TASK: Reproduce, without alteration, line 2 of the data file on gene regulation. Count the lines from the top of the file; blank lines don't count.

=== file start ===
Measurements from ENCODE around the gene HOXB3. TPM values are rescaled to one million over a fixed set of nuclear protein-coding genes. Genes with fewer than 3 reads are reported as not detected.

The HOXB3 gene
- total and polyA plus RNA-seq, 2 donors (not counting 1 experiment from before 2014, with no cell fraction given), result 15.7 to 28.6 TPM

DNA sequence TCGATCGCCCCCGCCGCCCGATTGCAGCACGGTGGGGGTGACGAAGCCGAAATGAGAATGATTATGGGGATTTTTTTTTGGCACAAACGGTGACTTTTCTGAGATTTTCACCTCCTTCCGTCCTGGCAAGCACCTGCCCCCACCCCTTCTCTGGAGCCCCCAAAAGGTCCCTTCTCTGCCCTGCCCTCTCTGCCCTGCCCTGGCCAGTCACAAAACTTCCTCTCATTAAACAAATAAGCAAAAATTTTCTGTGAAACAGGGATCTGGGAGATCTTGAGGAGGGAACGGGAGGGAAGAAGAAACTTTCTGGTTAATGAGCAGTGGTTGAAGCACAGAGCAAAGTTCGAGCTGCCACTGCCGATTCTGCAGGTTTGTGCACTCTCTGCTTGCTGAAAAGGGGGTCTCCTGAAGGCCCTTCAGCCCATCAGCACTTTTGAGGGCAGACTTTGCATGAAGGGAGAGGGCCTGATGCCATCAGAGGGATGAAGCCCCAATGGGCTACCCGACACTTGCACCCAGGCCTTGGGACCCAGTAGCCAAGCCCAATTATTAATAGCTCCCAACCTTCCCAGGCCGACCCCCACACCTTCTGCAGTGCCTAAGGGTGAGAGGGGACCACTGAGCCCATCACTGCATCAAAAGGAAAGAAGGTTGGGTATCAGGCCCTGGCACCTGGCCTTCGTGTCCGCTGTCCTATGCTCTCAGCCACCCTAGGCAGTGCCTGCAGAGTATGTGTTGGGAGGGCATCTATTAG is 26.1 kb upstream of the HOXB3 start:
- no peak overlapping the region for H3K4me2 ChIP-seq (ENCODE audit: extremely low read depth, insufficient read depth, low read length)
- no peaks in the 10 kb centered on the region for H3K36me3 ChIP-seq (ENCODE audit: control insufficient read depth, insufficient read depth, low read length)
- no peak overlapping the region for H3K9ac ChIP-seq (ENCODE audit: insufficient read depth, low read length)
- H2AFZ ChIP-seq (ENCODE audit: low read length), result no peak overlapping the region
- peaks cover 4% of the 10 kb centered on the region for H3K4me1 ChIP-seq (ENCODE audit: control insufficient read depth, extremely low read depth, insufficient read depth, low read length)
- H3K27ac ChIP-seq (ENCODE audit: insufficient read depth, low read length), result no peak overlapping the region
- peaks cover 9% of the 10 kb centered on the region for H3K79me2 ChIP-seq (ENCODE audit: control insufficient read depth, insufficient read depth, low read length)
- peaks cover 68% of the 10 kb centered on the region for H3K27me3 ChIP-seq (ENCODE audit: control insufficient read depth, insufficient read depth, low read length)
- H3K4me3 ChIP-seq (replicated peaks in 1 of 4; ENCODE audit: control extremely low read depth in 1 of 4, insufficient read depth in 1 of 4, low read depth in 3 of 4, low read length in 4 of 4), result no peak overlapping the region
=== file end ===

The HOXB3 gene